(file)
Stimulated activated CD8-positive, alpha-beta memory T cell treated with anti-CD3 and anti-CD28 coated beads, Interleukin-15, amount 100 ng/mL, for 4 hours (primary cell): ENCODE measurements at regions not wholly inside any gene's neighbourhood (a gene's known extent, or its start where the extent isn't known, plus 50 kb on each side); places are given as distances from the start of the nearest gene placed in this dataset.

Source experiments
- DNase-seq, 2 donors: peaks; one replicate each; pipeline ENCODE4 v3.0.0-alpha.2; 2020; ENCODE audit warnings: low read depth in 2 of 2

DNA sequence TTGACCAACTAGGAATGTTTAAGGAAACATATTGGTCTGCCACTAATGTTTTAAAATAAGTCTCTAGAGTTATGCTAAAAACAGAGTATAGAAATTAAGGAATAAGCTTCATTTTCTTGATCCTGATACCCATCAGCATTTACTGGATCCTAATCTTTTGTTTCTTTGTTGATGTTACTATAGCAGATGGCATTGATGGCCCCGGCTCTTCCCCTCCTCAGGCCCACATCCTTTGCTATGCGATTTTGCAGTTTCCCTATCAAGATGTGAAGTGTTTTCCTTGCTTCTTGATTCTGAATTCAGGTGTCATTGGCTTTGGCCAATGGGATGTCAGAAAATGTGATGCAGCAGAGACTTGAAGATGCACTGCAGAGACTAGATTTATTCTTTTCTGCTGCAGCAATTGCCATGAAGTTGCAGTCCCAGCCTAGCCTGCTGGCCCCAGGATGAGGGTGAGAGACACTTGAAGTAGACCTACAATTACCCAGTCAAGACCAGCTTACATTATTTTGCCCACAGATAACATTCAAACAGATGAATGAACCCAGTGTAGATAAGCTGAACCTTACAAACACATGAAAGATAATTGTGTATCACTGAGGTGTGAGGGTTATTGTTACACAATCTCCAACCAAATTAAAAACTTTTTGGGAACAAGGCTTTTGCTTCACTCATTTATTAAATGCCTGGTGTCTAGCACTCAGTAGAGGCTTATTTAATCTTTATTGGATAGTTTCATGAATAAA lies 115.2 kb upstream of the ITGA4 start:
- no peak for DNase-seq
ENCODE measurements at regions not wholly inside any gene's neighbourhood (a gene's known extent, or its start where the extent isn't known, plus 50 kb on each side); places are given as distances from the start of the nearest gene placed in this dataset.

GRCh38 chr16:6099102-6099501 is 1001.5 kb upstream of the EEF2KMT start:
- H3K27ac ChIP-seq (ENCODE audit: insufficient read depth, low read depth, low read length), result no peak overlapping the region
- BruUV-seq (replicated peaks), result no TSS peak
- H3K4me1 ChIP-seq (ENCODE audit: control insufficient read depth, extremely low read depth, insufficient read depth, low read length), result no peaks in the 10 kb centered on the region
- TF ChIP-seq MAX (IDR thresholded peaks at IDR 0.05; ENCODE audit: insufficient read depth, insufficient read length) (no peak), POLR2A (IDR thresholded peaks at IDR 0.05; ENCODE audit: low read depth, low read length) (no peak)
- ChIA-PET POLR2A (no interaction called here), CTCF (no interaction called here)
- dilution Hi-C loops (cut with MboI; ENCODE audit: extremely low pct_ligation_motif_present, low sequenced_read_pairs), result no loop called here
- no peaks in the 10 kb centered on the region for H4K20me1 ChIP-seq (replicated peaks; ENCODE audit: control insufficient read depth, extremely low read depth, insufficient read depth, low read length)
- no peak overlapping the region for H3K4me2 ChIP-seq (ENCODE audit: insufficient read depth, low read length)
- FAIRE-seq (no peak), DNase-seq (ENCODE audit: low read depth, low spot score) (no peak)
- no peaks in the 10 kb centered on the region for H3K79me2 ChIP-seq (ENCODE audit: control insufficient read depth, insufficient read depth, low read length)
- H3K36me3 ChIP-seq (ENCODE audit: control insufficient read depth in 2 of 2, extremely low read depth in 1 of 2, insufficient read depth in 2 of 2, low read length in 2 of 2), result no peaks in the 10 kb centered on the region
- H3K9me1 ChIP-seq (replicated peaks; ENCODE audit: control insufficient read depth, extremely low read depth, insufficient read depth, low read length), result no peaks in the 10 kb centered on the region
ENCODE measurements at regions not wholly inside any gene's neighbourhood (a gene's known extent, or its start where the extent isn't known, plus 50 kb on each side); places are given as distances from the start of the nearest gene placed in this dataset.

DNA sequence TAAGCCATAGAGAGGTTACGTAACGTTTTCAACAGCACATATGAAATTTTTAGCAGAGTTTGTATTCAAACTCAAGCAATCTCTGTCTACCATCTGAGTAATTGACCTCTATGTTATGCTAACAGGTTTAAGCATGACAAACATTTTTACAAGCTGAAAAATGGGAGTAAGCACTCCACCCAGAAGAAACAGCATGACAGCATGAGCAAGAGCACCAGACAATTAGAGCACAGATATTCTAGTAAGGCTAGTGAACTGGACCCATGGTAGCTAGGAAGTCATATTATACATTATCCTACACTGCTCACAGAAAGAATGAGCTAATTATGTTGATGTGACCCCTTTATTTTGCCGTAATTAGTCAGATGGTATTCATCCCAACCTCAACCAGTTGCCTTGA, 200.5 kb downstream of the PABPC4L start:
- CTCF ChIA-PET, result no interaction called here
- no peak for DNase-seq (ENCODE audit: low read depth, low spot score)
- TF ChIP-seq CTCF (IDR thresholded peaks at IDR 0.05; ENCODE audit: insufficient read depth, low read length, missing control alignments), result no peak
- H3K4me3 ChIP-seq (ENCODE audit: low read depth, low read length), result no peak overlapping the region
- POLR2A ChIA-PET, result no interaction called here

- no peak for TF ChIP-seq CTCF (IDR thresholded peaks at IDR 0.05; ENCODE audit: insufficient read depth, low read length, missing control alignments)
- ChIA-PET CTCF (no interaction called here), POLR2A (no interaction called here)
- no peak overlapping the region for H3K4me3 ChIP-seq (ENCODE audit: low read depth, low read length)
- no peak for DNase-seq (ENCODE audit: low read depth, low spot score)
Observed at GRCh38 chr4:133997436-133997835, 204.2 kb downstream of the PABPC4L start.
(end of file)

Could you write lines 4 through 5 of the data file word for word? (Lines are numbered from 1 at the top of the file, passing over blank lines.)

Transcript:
DNA sequence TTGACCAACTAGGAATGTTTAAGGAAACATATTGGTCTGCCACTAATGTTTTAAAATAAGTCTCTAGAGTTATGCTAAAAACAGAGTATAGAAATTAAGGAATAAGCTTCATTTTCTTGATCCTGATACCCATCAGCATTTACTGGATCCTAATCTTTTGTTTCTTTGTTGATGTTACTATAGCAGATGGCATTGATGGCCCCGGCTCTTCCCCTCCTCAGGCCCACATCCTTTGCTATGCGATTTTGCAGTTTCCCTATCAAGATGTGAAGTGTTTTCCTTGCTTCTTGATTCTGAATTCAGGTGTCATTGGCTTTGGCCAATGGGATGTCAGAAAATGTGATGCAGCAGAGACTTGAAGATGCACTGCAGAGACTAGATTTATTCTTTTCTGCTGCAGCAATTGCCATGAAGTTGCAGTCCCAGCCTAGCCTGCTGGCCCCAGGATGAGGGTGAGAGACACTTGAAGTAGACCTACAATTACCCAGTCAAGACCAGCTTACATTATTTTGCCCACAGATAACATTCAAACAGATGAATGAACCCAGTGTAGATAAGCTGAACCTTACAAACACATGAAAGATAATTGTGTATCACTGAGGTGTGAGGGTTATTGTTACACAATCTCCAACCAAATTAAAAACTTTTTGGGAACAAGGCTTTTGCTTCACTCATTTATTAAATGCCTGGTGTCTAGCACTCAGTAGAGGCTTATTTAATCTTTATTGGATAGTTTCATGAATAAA lies 115.2 kb upstream of the ITGA4 start:
- no peak for DNase-seq